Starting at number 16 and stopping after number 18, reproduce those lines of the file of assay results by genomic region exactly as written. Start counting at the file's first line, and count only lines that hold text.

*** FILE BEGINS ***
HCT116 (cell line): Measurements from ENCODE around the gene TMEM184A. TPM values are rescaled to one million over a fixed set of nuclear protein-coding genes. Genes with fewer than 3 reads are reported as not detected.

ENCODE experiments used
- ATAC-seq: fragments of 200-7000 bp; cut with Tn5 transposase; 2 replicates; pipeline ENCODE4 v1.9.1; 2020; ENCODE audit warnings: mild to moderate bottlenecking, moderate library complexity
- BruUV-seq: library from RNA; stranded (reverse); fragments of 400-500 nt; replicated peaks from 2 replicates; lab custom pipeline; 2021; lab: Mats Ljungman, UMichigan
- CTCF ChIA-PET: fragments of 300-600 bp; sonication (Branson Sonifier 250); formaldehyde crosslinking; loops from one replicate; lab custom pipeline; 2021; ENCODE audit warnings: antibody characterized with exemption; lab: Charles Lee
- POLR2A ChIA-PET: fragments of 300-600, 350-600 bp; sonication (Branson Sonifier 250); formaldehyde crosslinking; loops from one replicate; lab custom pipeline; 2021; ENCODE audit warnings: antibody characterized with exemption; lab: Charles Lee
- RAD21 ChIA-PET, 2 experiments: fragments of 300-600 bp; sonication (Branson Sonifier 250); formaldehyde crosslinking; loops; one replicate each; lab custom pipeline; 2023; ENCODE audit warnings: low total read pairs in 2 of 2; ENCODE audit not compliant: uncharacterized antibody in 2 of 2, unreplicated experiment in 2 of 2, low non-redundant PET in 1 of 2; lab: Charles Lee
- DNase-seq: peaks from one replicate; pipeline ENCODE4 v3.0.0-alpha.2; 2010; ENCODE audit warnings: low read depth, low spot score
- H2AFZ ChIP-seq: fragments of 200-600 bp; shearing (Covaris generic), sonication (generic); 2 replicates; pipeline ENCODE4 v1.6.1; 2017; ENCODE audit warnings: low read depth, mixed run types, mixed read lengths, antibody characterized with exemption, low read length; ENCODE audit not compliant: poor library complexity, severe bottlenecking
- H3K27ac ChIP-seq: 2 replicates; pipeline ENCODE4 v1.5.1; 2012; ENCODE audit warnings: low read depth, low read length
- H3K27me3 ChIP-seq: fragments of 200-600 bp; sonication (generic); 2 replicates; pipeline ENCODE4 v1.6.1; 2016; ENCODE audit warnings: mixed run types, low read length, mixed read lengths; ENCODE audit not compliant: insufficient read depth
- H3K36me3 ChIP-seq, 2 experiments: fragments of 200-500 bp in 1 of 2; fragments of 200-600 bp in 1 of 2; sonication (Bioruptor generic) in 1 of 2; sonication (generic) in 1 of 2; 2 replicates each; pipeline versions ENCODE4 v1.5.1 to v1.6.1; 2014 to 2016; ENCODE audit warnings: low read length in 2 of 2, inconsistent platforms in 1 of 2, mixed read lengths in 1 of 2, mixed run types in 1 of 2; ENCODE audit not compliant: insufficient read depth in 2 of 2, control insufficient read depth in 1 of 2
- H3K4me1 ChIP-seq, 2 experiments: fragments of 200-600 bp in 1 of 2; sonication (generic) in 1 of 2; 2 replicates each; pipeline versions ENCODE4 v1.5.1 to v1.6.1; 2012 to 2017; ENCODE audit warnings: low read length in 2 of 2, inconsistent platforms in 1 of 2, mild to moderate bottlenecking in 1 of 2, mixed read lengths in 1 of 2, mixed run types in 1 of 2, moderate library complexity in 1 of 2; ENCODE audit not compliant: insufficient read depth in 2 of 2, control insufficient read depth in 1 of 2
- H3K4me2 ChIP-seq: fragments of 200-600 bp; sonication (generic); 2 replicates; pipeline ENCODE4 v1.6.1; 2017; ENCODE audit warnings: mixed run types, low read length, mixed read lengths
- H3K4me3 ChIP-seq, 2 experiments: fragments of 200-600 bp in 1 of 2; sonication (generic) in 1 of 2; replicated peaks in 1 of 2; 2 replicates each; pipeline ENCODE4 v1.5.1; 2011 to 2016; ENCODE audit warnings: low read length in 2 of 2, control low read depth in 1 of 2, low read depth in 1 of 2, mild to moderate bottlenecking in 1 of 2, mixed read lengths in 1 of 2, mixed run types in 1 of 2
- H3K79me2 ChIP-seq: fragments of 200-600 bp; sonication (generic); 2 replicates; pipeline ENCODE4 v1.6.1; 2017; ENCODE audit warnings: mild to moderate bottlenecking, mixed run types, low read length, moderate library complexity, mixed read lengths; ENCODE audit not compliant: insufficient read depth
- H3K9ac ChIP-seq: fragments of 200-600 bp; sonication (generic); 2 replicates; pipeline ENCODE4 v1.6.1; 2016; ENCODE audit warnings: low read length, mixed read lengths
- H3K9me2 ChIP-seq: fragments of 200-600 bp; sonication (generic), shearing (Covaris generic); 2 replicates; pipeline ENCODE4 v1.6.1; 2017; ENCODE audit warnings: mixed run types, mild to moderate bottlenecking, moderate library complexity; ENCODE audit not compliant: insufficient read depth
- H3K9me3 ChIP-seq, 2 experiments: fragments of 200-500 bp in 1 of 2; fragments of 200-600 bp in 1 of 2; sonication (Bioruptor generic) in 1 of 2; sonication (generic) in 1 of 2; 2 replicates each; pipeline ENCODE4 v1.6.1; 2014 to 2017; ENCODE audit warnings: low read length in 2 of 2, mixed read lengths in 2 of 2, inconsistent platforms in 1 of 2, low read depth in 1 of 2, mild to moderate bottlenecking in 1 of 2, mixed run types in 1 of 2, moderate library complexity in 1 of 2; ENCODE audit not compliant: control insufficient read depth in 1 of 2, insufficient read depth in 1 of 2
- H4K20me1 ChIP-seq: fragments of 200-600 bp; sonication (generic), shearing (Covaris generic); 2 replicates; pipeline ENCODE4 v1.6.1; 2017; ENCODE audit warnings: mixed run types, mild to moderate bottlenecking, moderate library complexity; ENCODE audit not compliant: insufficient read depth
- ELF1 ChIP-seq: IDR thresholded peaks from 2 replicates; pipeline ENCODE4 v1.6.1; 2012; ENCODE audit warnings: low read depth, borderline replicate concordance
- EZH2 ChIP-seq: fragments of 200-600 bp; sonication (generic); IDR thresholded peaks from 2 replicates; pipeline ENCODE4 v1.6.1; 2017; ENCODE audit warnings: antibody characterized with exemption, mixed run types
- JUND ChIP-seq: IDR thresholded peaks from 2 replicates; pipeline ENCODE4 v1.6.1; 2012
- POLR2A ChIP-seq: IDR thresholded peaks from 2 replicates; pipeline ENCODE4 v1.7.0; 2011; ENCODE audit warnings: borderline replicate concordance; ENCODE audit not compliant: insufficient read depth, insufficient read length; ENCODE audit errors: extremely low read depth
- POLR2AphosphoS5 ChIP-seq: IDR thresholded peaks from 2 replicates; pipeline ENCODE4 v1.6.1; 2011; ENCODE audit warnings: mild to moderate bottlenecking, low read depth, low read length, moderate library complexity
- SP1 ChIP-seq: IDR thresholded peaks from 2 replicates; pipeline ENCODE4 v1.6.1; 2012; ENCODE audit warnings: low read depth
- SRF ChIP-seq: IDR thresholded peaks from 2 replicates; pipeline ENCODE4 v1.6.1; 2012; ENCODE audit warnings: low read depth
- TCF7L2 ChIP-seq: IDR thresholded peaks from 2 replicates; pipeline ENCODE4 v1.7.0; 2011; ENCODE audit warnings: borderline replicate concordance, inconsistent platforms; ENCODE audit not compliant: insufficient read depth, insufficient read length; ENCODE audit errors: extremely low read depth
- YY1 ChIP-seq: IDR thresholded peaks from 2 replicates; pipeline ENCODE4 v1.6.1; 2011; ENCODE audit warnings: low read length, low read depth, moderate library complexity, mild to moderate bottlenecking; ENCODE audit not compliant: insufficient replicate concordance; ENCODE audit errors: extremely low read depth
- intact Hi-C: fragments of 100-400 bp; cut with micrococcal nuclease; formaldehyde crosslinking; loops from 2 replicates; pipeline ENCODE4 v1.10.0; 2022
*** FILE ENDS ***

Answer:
- H3K79me2 ChIP-seq: fragments of 200-600 bp; sonication (generic); 2 replicates; pipeline ENCODE4 v1.6.1; 2017; ENCODE audit warnings: mild to moderate bottlenecking, mixed run types, low read length, moderate library complexity, mixed read lengths; ENCODE audit not compliant: insufficient read depth
- H3K9ac ChIP-seq: fragments of 200-600 bp; sonication (generic); 2 replicates; pipeline ENCODE4 v1.6.1; 2016; ENCODE audit warnings: low read length, mixed read lengths
- H3K9me2 ChIP-seq: fragments of 200-600 bp; sonication (generic), shearing (Covaris generic); 2 replicates; pipeline ENCODE4 v1.6.1; 2017; ENCODE audit warnings: mixed run types, mild to moderate bottlenecking, moderate library complexity; ENCODE audit not compliant: insufficient read depth